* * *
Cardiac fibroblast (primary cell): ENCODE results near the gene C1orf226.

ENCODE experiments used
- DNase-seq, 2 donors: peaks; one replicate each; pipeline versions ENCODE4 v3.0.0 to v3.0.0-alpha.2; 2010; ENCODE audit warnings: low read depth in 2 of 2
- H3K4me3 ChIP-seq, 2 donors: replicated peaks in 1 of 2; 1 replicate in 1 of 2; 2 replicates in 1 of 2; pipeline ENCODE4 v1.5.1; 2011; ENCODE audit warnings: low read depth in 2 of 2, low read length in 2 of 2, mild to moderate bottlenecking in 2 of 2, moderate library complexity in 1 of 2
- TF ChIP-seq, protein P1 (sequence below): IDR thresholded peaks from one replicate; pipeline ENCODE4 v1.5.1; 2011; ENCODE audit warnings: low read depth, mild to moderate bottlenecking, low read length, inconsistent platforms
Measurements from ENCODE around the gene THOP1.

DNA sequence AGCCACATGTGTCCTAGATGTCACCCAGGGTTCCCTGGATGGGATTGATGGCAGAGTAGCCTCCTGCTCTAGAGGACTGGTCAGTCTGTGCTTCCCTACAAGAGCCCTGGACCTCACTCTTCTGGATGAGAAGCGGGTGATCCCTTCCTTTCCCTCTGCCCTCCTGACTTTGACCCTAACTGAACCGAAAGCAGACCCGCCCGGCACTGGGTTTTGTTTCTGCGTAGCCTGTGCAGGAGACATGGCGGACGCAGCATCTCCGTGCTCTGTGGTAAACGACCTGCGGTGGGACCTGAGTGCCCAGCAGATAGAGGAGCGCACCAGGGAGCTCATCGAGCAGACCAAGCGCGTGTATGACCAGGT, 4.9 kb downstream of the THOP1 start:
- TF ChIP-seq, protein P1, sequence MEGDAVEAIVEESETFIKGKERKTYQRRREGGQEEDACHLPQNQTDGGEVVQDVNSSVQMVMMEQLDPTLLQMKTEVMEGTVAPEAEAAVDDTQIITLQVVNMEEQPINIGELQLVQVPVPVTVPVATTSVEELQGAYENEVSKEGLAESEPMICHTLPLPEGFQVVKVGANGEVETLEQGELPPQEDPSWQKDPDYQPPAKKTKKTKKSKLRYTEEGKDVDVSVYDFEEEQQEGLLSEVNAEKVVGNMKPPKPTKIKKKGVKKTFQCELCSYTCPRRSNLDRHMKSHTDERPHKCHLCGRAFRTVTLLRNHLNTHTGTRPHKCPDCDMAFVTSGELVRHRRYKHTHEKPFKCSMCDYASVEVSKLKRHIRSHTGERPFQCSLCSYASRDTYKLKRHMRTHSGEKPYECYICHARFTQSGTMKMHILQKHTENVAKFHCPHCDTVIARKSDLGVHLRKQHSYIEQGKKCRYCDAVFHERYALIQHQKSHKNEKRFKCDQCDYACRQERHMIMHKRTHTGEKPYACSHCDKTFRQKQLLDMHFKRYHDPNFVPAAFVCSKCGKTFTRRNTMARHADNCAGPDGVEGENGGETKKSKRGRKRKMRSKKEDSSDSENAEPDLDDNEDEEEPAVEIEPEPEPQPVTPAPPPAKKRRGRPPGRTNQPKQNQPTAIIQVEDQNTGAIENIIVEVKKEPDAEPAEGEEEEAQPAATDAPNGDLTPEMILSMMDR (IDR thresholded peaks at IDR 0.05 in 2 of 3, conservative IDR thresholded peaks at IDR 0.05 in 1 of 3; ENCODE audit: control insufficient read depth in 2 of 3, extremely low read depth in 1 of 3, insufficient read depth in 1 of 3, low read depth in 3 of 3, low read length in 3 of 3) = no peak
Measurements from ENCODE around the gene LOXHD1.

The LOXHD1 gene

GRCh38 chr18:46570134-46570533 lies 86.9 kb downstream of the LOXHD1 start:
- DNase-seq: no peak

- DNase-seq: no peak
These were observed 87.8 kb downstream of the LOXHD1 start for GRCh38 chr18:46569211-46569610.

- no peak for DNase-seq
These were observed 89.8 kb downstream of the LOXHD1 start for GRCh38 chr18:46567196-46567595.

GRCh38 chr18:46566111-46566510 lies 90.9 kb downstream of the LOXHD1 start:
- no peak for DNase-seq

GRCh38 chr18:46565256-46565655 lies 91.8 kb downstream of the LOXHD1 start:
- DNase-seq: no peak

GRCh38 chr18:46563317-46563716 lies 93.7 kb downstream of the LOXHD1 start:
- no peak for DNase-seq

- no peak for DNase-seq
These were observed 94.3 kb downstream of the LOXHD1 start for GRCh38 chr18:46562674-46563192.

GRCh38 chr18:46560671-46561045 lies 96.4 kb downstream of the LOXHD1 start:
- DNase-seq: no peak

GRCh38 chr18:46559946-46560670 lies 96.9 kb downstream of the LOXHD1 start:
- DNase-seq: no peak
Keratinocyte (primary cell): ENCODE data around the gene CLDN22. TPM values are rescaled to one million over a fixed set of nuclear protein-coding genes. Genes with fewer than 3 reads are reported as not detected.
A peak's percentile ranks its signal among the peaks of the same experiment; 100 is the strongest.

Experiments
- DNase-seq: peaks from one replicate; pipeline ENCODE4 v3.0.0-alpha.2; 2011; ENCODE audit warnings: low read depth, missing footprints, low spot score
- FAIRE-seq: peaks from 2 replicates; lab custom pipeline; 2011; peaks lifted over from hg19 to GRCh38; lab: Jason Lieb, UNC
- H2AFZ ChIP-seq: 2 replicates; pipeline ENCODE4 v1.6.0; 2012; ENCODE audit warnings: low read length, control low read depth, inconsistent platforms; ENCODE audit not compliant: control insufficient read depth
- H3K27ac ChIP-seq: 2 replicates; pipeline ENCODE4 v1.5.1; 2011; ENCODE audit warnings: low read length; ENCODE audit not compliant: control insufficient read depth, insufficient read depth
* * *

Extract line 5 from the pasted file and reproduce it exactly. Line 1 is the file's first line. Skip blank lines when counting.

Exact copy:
- TF ChIP-seq, protein P1 (sequence below): IDR thresholded peaks from one replicate; pipeline ENCODE4 v1.5.1; 2011; ENCODE audit warnings: low read depth, mild to moderate bottlenecking, low read length, inconsistent platforms